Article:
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I'm trying to figure out what's behind va_start(), va_arg() macroses. The code below works well.

#include <iostream>
#include <cstdarg>

void f(double a, double b, ...)
   va_list arg;
   va_start(arg, b);
   double d;
   while((d = va_arg(arg, double)) != 0)
         std::cout << d << '\n';

int main(int argc, char *argv[])
   f(1.0, 2.0, 3.0, 4.0, 5.0, 6.0, 7.0, 8.0, 9.0, 0.0);
   return 0;

As I was expected it gave such output: 3 4 5 6 7 8 9. Then I found definitions of that macroses (in internet, cause my header stdarg.h is mysterious -- it defines macros va_arg(v, l) like _builtin_va_arg(v, l), the last doesn't defined in it and stdarg.h doesn't include anything, so is it in some library??? ). Nevertheless, in place of "cstdarg" I wrote:

typedef char* va_list;

#define _INTSIZEOF(n) \
((sizeof(n)+sizeof(int)-1) &~(sizeof(int)-1))

#define va_start(ap,v) \
(ap = (va_list)&v + _INTSIZEOF(v))

#define va_arg(ap,t) \
(*(t*)((ap += _INTSIZEOF(t)) - _INTSIZEOF(t)))

#define va_end(ap) (ap = (va_list)0)

The output became wierd, such as 1 -0.0409377 -0.0409377 4.88084e-270 4.85706e-270 1 2 3 4 5 6 7 8 9. I thought that variadic parameters are placed just next to last declared parameter, but apparently there is more intricated situation. I'd be very pleased if somebody unveil where am I wrong or what's really happens there.

share|improve this question
I didn't mention it before, but handwritten macros works fine with int type, that is all parameters are placed as expected relatively to last defined argument. In case of double type parameters are also in stack, but in odd manner, namely I could obtain correct result adding initial six to pointer to last argument. Is it some kind of padding? More over, I found that defined arguments are there twice. You can see it placing start pointer to first argument. You'll get them, then four stuff numbers and then again all parameters one by one. – Nephew Mar 30 '13 at 9:32
I do understand that it's far away from utility to know it, but still curious. Thanks. – Nephew Mar 30 '13 at 9:33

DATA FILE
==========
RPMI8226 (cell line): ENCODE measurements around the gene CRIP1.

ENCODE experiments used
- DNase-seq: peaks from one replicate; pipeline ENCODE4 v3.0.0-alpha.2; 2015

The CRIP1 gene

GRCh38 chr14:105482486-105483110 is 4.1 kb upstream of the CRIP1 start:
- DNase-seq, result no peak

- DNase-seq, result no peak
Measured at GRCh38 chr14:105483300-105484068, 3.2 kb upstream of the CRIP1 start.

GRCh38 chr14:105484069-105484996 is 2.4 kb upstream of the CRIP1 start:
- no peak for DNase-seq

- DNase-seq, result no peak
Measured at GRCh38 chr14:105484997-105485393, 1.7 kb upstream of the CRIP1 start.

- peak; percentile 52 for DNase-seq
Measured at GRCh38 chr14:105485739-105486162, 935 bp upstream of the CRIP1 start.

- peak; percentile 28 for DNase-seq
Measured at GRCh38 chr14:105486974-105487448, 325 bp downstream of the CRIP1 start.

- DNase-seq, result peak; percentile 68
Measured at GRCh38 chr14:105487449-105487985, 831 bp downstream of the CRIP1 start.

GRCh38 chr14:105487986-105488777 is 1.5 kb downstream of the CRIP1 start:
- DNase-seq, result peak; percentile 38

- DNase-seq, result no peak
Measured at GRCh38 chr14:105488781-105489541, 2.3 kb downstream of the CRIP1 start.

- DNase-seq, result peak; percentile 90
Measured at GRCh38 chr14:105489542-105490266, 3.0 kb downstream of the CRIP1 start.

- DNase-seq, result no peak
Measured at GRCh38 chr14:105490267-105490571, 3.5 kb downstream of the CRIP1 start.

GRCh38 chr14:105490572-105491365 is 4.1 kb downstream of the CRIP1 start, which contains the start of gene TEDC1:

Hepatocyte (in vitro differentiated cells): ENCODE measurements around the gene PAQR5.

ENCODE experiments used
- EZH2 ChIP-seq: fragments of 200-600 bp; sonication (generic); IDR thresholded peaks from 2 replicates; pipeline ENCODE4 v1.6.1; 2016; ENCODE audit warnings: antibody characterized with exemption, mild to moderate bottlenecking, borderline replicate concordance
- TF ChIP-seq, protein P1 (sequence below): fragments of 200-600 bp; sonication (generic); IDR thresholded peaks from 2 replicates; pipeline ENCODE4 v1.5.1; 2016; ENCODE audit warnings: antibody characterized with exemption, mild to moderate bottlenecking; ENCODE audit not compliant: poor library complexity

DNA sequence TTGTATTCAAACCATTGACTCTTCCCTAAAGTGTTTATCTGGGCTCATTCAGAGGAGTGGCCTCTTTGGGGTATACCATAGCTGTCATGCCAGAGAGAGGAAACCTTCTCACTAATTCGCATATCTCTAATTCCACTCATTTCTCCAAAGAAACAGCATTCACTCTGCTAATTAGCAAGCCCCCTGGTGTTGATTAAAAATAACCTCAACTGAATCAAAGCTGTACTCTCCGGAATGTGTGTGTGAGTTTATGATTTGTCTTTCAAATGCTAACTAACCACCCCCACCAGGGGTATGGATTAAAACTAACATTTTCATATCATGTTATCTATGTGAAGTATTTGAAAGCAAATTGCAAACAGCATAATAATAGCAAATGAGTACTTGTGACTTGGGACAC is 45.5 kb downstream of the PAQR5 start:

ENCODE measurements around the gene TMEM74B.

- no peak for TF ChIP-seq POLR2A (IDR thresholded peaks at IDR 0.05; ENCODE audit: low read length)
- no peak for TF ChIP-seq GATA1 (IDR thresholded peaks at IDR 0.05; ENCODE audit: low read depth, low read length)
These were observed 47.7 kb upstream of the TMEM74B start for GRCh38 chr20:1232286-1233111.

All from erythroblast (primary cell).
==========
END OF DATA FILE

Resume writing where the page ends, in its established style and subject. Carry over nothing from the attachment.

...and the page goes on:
The va_start, va_arg and don't forget va_end are specific for a compiler. You can not just take them from somewhere else and expect them to work. You'd better follow the manual page in using them and only try to understand their inner workings if you are a compiler engineer.

P.S: Oh, and their definitions are usually very mysterious using subtle tricks to get it working.

P.S2: In answer to your question where _builtin_va_arg is defined: it is known by the compiler, a so called builtin. You will find it in the sources of the compiler ;)

share|improve this answer
To be clear, you probably won't find a function named _builtin_va_arg in the sources of the compiler. What you'll find is code that recognized that implementation-defined keyword and does the appropriate thing with it. It's built into the compiler in much the same way that the + and sizeof operators are. – Keith Thompson Mar 30 '13 at 0:44
Yeah, I can't find it indeed. Thank you for hint to look at it this way. – Nephew Mar 30 '13 at 8:56

Your handwritten macros would work on a machine that always passes all arguments on the stack and pads up smaller types to sizeof(int). However, many machines (most these days?) don't pass arguments on the stack -- they instead pass them in registers and only use the stack if there are too many to fit in registers.

So in order to deal with va_args, the compiler needs to know the ABI and which arguments will be placed where in what circumstances. What is generally done is to have a va_list contain a number of arrays (enough to hold all the registers that might contain args) and a number of pointers (generally, one for each type of register and one for the stack. va_start dumps all the argument registers into the arrays and initializes the pointers, and va_arg then figures out what kind of register the given argument type would be passed in and pulls the value out of appropriate spot. So for a hypothetical processor with 8 regs for integer/pointer args and 8 regs for float/double args, you might have something like:

typedef struct {
    intptr_t iregs[8], *iptr;
    double   fregs[8], *fptr;
    char     *spptr;
} va_list;

inline void _builtin_va_start(va_list &ap, arg) {
    // dump the registers might be used to pass args into ap->iregs and ap-fregs,
    // setup iptr and fptr to point into iregs and fregs after the arguments that
    // correspond to 'arg' and those before it.  spptr points into the stack space
    // used for arguments after regs run out
inline _builtin_va_arg(va_list &ap, type) {
    if (type is integer or pointer) {
        if (ap->iptr == ap->iregs+8) {
            rv = *(type *)ap->spptr;
            ap->spptr += sizeof(type);
        } else {
            rv = *ap->iptr++;
    } else if (type is float or double) {
        if (ap->fptr == ap->fregs+8) {
            rv = *(type *)ap->spptr;
            ap->spptr += sizeof(type);
        } else {
            rv = *ap->fptr++;
    } else {
        // some other type (struct?) deal with it

Notice that neither of these _builtin_va functions can be written in C; they need to be built in to the compiler

share|improve this answer
Thanks for your answer (unfortunately, I can't vote up yet)! – Nephew Mar 29 '13 at 23:59

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